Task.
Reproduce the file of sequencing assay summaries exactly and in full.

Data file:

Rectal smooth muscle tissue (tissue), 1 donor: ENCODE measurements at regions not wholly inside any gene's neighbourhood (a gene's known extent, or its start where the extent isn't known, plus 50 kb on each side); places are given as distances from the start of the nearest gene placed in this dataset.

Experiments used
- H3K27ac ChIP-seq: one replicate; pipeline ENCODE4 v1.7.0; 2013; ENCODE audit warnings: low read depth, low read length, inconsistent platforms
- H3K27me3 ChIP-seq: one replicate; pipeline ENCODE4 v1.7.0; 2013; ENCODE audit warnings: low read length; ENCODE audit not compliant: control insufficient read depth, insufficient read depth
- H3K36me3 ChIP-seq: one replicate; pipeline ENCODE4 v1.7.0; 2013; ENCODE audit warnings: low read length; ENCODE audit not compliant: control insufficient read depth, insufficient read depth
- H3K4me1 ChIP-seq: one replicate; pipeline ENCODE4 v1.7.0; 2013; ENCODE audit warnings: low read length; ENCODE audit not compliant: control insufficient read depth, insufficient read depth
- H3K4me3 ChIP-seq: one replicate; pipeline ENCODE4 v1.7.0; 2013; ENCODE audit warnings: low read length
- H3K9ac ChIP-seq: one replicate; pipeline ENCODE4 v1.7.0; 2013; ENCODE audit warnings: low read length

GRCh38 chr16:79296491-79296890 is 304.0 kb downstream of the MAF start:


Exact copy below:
Rectal smooth muscle tissue (tissue), 1 donor: ENCODE measurements at regions not wholly inside any gene's neighbourhood (a gene's known extent, or its start where the extent isn't known, plus 50 kb on each side); places are given as distances from the start of the nearest gene placed in this dataset.

Experiments used
- H3K27ac ChIP-seq: one replicate; pipeline ENCODE4 v1.7.0; 2013; ENCODE audit warnings: low read depth, low read length, inconsistent platforms
- H3K27me3 ChIP-seq: one replicate; pipeline ENCODE4 v1.7.0; 2013; ENCODE audit warnings: low read length; ENCODE audit not compliant: control insufficient read depth, insufficient read depth
- H3K36me3 ChIP-seq: one replicate; pipeline ENCODE4 v1.7.0; 2013; ENCODE audit warnings: low read length; ENCODE audit not compliant: control insufficient read depth, insufficient read depth
- H3K4me1 ChIP-seq: one replicate; pipeline ENCODE4 v1.7.0; 2013; ENCODE audit warnings: low read length; ENCODE audit not compliant: control insufficient read depth, insufficient read depth
- H3K4me3 ChIP-seq: one replicate; pipeline ENCODE4 v1.7.0; 2013; ENCODE audit warnings: low read length
- H3K9ac ChIP-seq: one replicate; pipeline ENCODE4 v1.7.0; 2013; ENCODE audit warnings: low read length

GRCh38 chr16:79296491-79296890 is 304.0 kb downstream of the MAF start: